In a significant announcement, Immigration Minister Marc Miller revealed that Canada will implement a temporary, two-year cap on the issuance of new study permits to international students. This measure, effective for 2024 and 2025, aims to address concerns related to the quality of education and integrity within the student visa program.

Reason Behind the Cap

Minister Miller, speaking in Montréal on 22 January, emphasized the need to guarantee a high-quality education for incoming international students. The government’s decision is driven by the desire to prevent under-resourced institutions from taking advantage of students and charging exorbitant tuition fees.

Cap Details: A 35% Reduction and Provincial Allocations

The temporary cap is expected to result in a 35% reduction in new study permits issued in 2024 compared to the previous year. Allocations will be based on provincial populations, with some provinces facing more substantial reductions than others.

Exemptions and Impact on Different Levels of Study

The cap will not apply to graduate-level programs, including master’s and doctoral studies, ensuring that high-level education remains unaffected. Additionally, elementary and secondary school level study permit applications are exempt. However, questions arise about the actual reduction percentage considering these exemptions.

Additional Requirements: Provincial Attestation and Application Process

To strengthen the application process, applicants must provide a provincial attestation along with their study permit application, effective immediately. Provinces and territories are expected to establish this process by March 31, 2024, enhancing the overall transparency and accountability of the system.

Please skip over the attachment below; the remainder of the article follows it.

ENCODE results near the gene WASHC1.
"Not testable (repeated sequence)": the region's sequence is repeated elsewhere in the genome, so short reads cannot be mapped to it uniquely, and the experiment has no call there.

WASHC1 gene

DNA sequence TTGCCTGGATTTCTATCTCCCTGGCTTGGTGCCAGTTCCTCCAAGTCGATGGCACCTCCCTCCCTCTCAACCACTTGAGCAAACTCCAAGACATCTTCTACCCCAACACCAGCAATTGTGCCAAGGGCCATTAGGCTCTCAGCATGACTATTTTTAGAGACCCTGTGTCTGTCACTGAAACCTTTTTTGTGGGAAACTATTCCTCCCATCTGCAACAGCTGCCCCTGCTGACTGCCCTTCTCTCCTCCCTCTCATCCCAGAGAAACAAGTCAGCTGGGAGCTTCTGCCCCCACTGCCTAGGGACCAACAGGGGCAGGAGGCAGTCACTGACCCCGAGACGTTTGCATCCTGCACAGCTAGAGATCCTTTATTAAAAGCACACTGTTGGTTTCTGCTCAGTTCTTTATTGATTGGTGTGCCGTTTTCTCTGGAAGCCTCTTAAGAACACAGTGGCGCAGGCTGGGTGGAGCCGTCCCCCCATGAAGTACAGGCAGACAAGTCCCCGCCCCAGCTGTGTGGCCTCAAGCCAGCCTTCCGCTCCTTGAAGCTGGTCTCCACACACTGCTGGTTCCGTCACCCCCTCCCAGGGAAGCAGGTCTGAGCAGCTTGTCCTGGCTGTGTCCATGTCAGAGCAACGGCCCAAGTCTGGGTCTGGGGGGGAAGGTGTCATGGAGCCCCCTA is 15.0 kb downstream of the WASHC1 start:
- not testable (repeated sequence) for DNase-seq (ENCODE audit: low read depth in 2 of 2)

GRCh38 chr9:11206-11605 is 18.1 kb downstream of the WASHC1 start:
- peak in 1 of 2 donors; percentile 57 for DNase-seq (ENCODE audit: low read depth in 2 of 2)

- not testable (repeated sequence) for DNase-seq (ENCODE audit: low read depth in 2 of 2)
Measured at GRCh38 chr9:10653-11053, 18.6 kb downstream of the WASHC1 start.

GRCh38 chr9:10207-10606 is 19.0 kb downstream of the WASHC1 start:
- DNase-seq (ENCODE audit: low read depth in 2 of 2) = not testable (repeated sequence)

Continuity for Existing Students: No Impact on Continuing Students

Reassuringly, Minister Miller clarified that the cap will not affect applicants within Canada looking to extend their studies. Continuing students and current study permit holders in Canada will not be subject to the cap, ensuring fairness and program continuity.

Changes in Work Eligibility:

  • Post-Graduate Work Permits and Open Work Permits for Spouses

Effective from September 1, 2024, post-graduate work permits will no longer be available for students in public-private partnership programs. Simultaneously, open work permits will only be allowed for spouses of international students in master’s, doctoral, and professional programs, such as medicine and law.

  • Expanding Post-Study Work Rights for Graduates

Acknowledging the limitations of the current criteria, the government plans to expand post-study work rights for graduate students. Graduates of master’s and other short graduate-level programs will soon be eligible to apply for a three-year work permit, facilitating a smoother transition to permanent residence.


Canada’s two-year cap on study permits reflects a commitment to ensuring the quality of education for international students. While uncertainties and concerns persist, the government’s proactive measures aim to strike a balance between controlling influx and providing opportunities for genuine academic pursuits.


Q: How will the cap impact existing international students in Canada?

A: The cap will not affect existing students or those looking to extend their studies within Canada.

Q: Are all provinces subject to the same percentage reduction under the cap?

A: No, allocations will be based on provincial populations, resulting in varying percentage reductions.

Q: Will the cap apply to graduate-level programs?

A: No, the cap exempts graduate-level programs, including master’s and doctoral studies.

Q: How will the government ensure transparency in the application process?

A: Applicants must now provide a provincial attestation along with their study permit application, enhancing transparency.

Q: What changes are expected in work permits for spouses of international students?

A: Open work permits will only be available to spouses of students in master’s, doctoral, and professional programs, limiting eligibility for other levels of study.